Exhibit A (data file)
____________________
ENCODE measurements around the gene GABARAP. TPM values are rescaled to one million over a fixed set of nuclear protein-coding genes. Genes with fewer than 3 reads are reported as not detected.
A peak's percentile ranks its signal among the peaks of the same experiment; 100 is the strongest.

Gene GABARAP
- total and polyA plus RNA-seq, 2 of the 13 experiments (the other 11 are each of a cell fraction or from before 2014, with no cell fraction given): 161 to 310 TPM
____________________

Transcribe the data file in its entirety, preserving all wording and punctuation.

ENCODE measurements around the gene GABARAP. TPM values are rescaled to one million over a fixed set of nuclear protein-coding genes. Genes with fewer than 3 reads are reported as not detected.
A peak's percentile ranks its signal among the peaks of the same experiment; 100 is the strongest.

Gene GABARAP
- total and polyA plus RNA-seq, 2 of the 13 experiments (the other 11 are each of a cell fraction or from before 2014, with no cell fraction given): 161 to 310 TPM